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Online sellers should follow fashion for best results


Fashion retailers are becoming more sophisticated at online marketing and encouraging more customers to spend at their sites.

Online clothing retailers are persuading more visitors to spend than any other sector  – with one in every 15 browsers buying from their shops. This boost for clothing retailers was revealed in web sales figures for July, that were 15.7% up in the month at £4.2 billion compared with June, says retail research group IMRG Capgemini.

"It is evident that online merchants are becoming more sophisticated in their marketing efforts and e-mail communications to their customers, the result of which can be seen in higher conversion rates, particularly in the clothing sector," said Tina Spooner, of IMRG. 

In May, the Office of Fair Trading said that almost a third of internet users were not shopping online because they did not trust the system.  Many of the users voiced personal security was high on their list of concerns when shopping on the web.

The figures show clothing retailers are bucking the trend and making shoppers feel safe to part with their money and personal details online.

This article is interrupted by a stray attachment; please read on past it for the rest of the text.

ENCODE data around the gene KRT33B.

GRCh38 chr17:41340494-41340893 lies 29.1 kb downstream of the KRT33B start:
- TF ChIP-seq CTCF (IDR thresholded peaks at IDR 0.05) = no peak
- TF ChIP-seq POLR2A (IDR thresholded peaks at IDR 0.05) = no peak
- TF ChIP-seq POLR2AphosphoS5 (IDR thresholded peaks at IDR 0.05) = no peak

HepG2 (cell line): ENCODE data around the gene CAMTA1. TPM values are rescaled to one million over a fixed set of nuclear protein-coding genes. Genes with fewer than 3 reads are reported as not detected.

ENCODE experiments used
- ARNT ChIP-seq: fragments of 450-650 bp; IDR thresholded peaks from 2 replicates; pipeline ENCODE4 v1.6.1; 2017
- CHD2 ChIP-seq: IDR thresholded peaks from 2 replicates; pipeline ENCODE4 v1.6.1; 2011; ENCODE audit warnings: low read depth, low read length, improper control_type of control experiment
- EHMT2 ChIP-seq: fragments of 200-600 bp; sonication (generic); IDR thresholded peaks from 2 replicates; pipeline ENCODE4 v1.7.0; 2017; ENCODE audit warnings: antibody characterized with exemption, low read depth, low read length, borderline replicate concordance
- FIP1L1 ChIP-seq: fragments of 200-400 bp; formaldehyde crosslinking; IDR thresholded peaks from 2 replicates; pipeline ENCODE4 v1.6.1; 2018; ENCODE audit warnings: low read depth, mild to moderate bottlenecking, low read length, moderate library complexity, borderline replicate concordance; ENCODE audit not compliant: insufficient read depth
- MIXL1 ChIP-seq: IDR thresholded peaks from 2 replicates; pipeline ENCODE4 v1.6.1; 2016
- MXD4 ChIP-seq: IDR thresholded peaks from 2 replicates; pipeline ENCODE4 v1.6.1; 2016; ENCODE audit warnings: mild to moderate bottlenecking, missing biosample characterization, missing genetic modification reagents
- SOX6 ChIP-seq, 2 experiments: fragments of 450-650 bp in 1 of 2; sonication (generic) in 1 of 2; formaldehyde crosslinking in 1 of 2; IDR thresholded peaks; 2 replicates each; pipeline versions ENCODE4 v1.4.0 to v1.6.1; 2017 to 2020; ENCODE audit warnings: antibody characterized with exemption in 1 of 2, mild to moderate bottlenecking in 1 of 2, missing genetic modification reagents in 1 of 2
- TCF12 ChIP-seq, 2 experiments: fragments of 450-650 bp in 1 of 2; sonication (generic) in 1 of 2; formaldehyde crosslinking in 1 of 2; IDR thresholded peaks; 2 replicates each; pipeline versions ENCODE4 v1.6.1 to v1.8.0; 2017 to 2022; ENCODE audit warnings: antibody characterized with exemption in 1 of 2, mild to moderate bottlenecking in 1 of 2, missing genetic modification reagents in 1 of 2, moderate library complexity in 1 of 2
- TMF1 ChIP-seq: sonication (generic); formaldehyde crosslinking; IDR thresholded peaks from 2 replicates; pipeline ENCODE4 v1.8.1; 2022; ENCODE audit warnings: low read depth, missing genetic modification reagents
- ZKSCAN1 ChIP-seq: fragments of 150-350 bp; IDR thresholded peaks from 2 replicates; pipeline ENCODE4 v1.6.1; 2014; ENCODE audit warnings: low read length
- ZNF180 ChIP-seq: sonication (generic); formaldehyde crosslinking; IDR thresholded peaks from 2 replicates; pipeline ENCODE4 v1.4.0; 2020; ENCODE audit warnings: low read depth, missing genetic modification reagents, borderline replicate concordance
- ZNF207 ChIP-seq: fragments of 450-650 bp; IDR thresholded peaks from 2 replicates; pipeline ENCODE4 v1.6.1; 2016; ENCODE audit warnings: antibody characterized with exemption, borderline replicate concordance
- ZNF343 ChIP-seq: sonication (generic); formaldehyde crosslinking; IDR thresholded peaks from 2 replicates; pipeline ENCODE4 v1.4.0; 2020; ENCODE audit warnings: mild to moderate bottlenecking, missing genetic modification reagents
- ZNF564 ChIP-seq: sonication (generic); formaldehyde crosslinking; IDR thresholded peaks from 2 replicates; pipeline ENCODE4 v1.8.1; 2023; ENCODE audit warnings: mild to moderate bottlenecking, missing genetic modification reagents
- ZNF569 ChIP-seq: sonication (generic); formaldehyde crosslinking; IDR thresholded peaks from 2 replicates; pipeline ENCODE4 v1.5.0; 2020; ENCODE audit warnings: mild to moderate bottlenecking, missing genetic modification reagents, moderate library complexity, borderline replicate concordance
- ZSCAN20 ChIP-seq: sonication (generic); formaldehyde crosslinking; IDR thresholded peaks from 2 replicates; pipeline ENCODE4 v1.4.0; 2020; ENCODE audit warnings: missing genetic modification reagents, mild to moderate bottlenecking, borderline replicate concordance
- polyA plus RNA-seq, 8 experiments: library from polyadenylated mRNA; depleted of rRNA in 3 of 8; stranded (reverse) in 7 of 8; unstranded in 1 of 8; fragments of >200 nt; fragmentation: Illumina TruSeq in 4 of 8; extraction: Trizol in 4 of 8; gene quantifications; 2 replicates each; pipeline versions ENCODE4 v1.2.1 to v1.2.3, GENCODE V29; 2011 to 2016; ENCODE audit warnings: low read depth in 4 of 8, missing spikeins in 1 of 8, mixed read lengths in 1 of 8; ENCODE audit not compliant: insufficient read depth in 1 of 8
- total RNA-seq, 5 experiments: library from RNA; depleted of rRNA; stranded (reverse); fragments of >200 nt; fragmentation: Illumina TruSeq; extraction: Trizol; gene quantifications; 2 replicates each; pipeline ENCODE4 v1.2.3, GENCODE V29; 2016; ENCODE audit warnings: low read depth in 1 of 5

With sales up 17% year on year, the IMRG Capgemini clothing index continues to outperform the overall e-retail market with an average of 20% year-on-year growth to date during 2009.

The highest rating online clothing retailers are Marks and Spencer and Next, according to IMRG Capgemini. Followed by Topshop, River Island and New Look.

The next growth sector for online sales was for electrical items, where spending in July rose by 11% compared with June. 

The group fears many online retailers will suffer a drop in sales when the government moves to close the Channel Island VAT loophole that allows UK online firms to avoid charging customers VAT when low value products like DVD and CD are shipped from distribution centres mainly on Guernsey. 

This move is expected to knock sales at Amazon, Play.com and HMV – soon after HMV has invested in a large distribution centre on Guernsey.


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